In times of economic uncertainty, cost is a major consideration in any equipment purchase. However, for prospective buyers of pumps and pumping solutions, they should avoid looking solely at the price.
On paper, a cheaper pumping solution may seem more economic, but it can mean you'll end up with a sub-par pumping system and a lengthy maintenance bill.
"When people buy pumps, they need to look out for what we refer to as the pump's life cycle cost," Garry Grant, General Manager of Hydro Innovations, told IndustrySearch.
"Sometimes, the upfront cost of a pump can just be a fraction of the cost of its entire life."
Grant says it is a common mistake to purchase a pumping solution based solely on pricing, since a pump's installation is not reflective of its entire cost - the upfront costs can range from 50 per cent down to 5 per cent of total life cycle cost.
Such costs can incur from a pump's general running costs, repairs, maintenance and even choking - referring to the costs associated with clearing a pump when its flow is compromised.
"Sometimes buyers just look at the cheapest alternative when choosing pumping solutions when they should actually think longer term - what they pay half price for a pump now could cost them a lot more to maintain," Grant warns.
Another factor that needs to be considered when purchasing pumps is its efficiency - an industry buzzword in recent years. In this regards, Grant gives a tip: purchasing decisions should be examined more closely and considered more holistically.
"I like to refer this as the 'pump efficiency game'," Grant said.
"This is where you have think of all the various efficiencies a pump can bring, or cost, both in the short and long run."
In terms of energy efficiency, buyers need to have an understanding of the energy costs associated with pumping. He gives an example.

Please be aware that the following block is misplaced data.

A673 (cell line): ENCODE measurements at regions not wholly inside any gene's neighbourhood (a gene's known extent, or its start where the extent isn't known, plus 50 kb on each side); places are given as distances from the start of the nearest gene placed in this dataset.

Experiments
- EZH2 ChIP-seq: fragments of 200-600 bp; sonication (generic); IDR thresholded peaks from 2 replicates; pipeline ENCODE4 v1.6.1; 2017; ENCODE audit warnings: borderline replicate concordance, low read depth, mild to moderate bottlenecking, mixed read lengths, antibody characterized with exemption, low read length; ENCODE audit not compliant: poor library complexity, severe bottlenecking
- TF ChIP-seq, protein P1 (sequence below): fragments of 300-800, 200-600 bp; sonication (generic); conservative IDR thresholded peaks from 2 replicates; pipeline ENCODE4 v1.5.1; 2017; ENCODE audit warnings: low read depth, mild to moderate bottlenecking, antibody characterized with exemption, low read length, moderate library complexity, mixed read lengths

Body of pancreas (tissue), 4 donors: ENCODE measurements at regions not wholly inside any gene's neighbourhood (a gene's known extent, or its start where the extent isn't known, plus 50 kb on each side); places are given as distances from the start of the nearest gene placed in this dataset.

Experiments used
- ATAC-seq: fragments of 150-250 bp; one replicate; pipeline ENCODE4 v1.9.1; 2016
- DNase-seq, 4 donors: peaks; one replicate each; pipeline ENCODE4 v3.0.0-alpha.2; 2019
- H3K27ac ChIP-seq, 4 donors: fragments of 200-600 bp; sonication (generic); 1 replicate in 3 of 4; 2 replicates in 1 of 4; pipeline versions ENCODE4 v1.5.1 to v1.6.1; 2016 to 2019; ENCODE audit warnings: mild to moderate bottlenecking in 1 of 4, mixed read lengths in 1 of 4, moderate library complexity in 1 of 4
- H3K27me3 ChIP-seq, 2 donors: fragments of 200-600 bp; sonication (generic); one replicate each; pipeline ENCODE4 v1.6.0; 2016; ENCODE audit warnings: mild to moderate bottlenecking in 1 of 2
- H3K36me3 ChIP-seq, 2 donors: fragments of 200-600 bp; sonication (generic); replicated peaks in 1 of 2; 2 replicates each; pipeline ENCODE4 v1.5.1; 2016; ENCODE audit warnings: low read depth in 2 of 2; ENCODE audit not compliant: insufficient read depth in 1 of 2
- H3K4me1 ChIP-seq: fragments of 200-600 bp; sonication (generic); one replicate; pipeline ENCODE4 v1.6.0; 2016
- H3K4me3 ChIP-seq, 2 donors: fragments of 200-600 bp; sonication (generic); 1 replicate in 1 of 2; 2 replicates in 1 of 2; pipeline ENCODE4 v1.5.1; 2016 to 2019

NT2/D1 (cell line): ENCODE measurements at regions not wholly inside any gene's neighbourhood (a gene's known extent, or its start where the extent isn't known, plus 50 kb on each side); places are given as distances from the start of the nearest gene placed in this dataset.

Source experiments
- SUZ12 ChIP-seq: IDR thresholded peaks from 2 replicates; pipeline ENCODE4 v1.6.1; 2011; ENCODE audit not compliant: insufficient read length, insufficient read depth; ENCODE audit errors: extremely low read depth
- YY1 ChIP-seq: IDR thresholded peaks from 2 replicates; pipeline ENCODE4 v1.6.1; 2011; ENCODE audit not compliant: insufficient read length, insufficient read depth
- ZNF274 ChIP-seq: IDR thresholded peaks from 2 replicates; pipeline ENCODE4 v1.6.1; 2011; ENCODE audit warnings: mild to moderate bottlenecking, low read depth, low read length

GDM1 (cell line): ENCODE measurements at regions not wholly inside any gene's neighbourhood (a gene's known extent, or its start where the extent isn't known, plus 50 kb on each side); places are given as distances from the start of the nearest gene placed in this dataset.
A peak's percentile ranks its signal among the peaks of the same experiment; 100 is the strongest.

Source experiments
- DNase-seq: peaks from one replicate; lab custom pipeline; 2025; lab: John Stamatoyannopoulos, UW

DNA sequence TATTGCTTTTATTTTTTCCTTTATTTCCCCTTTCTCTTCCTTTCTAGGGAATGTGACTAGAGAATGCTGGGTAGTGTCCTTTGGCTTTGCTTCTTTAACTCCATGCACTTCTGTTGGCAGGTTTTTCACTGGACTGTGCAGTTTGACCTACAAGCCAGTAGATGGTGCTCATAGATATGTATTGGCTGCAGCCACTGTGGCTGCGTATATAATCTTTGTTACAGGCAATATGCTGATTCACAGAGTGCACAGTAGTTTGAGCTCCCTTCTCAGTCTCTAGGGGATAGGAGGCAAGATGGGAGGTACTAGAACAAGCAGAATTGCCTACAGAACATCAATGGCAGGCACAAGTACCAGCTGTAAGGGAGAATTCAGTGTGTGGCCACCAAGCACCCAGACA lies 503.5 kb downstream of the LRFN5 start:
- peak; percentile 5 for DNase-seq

"There's the 'wire to water efficiency' - you must consider how much energy it will cost you to pump a certain amount of water. Cheaper pumps may have a low 'wire to water efficiency', which may end up costing you in energy bills," he said.
But energy efficiency should also be considered more broadly - Grant says that physically driving to a pump and repairing it also constitutes as part of a pump's life cycle cost, since you're paying for petrol.
Grant finally adds that prospective buyers also need to consider the materials of construction when
choosing pumping equipment.
For example, if the pump will hold liquid those PH level will fluctuate, then a standard iron cast pump may be inefficient, since once the PH level turns acidic, it will eat into the pump and wear it out. In this instance, he advocates the use of a stainless steel pump.
Clearly, when buying pumps and pumping solutions, there is more than meets the eyes. Whilst there are lots of considerations, asking questions to your provider will be invaluable and will ultimately guide you to make a smarter decision. Grant's final piece of advice?
"If it looks too cheap, it probably isn't a good idea."